COTUIT – If you think about it, it’s pretty rare to be named a captain in any sport at a school that has close to 2,000 students.
It’s even more amazing when three siblings are all named captains in various sports at the varsity level in the same high school and then all three go on to compete at the collegiate level and in a meaningful, not just perfunctory, way.
Meet the Cunninghams of Cotuit: Emily, Hannah and Tom.
Emily, who graduated earlier this year from Simmons College where she staged a collegiate hall of fame-caliber softball career, was the engine of the Barnstable High School softball team from 2007 through 2010. A talented catcher but even more superior hitter from an early age, Emily captained former head coach Jen Police’s 2009 and 2010 Red Raider squads in her junior and senior years. She was a three-time Old Colony League all-star as well as a two-time BHS Most Valuable Player.
Combined with her love of the martial arts and basketball as a burgeoning athlete coming up through the ranks, softball became the apex of her interest early on.
“The love for the sport is what drove me to compete,” she said earlier this week, readying to come home for the holidays from Boston. “I held myself to a high standard to work hard. Playing for my teammates was another reason why I had a strong drive to compete.”
At Simmons, where she earned a Bachelor of Science in Exercise Science in May and became a certified Emergency Medical Technician in August at Boston University, Emily’s drive to be the best almost immediately came shining through. In the spring of 2011, she was named the Great Northeast Athletic Conference Rookie of the Year and named to the GNAC All-Conference team at first base.
This would be the first of four consecutive seasons she would be named to the GNAC All-Conference team, not to fail to mention literally more than a dozen other awards and honors all leading up to this year’s fantastic 27-10 record and the school’s first-ever bid in the GNAC championship game last spring. Not only had Simmons never played for a collegiate title prior to last spring, but it had also not reached the postseason in a decade (2004). Emily, a two-time captain at Simmons, was the central reason behind her team’s success, although she’d never admit it. She finished second on the team in batting average, hitting .380 and second on the team in RBI with 35 and it was her two home runs in the GNAC semifinals that led the Sharks into their first championship appearance. Cunningham made just two errors all season at first, for a .993 fielding percentage. She was also named to the 2014 NFCA Division III All-Region Softball Team for the third time in her career. She was recently hired to serve as an assistant softball coach at Lesley University in Boston.
Now picture that every step of the way she achieved all this with her little sister right by her side.
Hannah Cunningham, now a senior softball captain at Simmons readying for the 2015 season, has pound-for-pound mirrored her older sister’s success since day one.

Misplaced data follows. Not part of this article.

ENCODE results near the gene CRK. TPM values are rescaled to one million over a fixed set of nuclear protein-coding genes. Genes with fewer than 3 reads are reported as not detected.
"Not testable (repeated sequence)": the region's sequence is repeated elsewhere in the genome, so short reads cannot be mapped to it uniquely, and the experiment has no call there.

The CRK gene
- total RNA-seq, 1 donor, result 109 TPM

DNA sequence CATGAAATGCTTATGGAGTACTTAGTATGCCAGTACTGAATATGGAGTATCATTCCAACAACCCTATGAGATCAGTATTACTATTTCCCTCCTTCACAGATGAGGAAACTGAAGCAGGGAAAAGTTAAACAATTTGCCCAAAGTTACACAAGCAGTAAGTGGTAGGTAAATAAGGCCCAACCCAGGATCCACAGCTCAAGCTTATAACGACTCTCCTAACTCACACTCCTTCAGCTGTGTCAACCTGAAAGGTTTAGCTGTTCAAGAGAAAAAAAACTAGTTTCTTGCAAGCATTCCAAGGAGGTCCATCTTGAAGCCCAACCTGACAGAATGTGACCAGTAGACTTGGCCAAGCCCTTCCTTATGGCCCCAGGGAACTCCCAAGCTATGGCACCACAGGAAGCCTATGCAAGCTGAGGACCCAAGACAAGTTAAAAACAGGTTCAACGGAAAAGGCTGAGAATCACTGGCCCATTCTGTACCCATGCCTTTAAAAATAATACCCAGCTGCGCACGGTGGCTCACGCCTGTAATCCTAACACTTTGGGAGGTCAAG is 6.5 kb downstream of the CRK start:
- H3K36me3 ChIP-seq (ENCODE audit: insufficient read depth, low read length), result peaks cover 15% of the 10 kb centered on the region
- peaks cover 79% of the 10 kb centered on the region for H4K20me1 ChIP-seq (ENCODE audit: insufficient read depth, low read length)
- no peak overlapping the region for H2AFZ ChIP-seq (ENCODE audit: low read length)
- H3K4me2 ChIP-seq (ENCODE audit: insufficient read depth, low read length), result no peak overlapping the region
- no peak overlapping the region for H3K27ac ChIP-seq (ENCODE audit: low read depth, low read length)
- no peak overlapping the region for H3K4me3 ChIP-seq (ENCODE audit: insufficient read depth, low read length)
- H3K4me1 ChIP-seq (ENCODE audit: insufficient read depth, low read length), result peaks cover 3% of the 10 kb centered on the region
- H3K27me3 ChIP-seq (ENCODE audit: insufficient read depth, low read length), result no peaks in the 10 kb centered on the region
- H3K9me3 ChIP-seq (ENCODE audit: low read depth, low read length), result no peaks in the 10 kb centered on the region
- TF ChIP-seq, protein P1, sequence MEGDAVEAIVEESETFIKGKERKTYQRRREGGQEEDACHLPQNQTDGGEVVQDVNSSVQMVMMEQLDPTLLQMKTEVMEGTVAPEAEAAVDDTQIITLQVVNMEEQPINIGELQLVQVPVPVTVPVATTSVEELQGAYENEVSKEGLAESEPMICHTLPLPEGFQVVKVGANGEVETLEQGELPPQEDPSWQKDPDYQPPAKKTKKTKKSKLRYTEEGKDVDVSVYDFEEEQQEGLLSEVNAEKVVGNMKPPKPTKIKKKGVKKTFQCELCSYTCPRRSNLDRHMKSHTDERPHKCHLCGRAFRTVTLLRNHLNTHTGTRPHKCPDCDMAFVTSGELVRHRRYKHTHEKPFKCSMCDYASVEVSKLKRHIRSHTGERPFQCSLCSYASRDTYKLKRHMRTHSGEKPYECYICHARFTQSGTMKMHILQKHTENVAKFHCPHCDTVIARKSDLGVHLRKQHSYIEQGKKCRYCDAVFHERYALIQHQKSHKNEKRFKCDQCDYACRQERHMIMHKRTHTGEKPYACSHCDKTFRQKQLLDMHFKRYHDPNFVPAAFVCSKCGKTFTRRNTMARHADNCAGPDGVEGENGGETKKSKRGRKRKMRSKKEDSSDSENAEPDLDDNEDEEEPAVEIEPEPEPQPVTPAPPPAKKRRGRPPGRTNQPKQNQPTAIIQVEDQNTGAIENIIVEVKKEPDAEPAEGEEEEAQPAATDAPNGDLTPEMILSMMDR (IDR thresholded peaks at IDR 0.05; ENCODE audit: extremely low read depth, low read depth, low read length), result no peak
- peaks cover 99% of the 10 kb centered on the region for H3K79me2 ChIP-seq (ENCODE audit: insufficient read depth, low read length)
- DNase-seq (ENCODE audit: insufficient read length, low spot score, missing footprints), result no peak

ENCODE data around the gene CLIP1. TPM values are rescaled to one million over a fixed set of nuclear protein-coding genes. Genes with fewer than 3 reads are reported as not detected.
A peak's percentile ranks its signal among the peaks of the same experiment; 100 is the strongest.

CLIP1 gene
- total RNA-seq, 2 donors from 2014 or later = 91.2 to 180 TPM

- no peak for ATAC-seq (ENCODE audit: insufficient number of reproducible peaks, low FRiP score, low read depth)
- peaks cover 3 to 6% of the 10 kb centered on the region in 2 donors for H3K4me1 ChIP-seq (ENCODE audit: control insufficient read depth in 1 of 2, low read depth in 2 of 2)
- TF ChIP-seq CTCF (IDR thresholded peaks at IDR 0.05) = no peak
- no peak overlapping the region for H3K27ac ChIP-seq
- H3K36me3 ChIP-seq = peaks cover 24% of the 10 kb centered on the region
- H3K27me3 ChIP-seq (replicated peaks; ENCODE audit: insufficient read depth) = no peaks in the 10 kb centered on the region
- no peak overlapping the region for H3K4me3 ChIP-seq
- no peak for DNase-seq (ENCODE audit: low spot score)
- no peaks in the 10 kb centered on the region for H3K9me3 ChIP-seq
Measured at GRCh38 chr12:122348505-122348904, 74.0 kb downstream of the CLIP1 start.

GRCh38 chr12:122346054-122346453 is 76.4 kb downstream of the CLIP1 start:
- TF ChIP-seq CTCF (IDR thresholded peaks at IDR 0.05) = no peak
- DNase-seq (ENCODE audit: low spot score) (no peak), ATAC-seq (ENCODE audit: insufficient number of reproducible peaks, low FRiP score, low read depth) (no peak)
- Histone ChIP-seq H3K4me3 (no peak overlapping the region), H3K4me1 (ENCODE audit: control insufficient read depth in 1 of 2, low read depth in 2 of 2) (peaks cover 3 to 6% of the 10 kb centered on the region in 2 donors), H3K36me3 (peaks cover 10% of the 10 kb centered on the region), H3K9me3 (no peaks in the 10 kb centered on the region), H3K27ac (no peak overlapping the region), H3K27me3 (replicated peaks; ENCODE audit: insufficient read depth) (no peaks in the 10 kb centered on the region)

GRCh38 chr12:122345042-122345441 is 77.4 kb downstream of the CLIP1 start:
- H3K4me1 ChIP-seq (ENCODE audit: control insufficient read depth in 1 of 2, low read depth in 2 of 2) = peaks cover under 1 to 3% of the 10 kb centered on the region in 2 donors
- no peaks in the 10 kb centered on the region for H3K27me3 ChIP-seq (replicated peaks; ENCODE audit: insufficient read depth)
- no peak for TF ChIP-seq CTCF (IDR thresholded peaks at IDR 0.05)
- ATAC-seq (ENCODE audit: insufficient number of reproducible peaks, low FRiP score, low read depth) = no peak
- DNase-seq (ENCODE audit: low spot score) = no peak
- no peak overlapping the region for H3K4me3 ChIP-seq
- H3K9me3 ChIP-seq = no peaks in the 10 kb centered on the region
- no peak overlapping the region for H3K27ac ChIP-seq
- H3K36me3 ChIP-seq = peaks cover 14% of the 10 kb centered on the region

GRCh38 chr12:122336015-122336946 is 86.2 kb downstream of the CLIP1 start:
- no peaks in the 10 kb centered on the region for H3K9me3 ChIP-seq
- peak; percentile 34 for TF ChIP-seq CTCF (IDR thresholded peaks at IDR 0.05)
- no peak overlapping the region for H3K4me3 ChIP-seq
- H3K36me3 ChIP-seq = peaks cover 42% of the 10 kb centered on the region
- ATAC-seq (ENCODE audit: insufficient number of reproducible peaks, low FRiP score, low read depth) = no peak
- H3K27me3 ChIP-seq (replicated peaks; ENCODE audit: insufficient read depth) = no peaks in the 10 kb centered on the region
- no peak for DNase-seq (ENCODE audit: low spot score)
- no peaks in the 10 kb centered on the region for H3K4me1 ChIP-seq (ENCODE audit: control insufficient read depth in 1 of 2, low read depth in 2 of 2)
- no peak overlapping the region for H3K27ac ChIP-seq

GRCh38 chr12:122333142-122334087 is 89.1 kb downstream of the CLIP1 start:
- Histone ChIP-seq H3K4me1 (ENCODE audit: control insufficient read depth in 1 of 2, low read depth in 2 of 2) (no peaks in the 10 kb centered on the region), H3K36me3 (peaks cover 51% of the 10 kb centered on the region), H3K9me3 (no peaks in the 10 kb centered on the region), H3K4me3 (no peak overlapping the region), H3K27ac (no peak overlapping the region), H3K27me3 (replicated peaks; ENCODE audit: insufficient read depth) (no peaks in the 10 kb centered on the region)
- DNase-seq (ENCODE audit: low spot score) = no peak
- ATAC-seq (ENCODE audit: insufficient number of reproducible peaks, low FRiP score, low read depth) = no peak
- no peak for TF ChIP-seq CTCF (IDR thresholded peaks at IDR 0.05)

It’s enough to make one wonder just exactly what their parents were feeding these two while they were growing up in the sleepy little seaside village of Cotuit, the hinterlands, of sorts, of the Town of Barnstable.
“We provided the opportunity to pursue any activity that interested them,” said the girls’ mother, Kathy Van Twyver. “Emily and Hannah always loved team sports. They started playing ‘Learn to skate’ hockey at the Kennedy Rink in kindergarten and then played baseball and soccer. Thomas tried hockey and baseball, but didn’t really take to those. He started running in middle school and hasn’t stopped except to row for a couple of seasons. I never played team sports, I was a dancer, but their dad was a wrestler in high school.”
Well these parents did something right.
Hannah, a speedy, hard-hitting middle infielder at Simmons, was also a softball captain at Barnstable High School, and turned in not only more career multiple-hit games than her hard-slugging older sister, but more multiple-hit games than any other Red Raider in recent memory. It was not much of a stretch to think that she, too, would be recruited to play at Simmons.
Also named a two-time captain for the Sharks, Hannah was a GNAC All-Conference second baseman as a sophomore and was named again to the GNAC All-Conference team this year. Standing at a diminutive 5’2” as compared to her stalking 5’9” older sibling, the two sisters’ physical differences never got in the way of their shared love of the game.
“I think we all share in each other’s successes,” Hannah said. “Whenever one would have a big game or a big meet, we would try to be there for support. For me, I was actually able to share in the successes with Emily because we were on the same team.”
Which brings up the youngest of the three siblings – Boston University sophomore cross country star Tom Cunningham.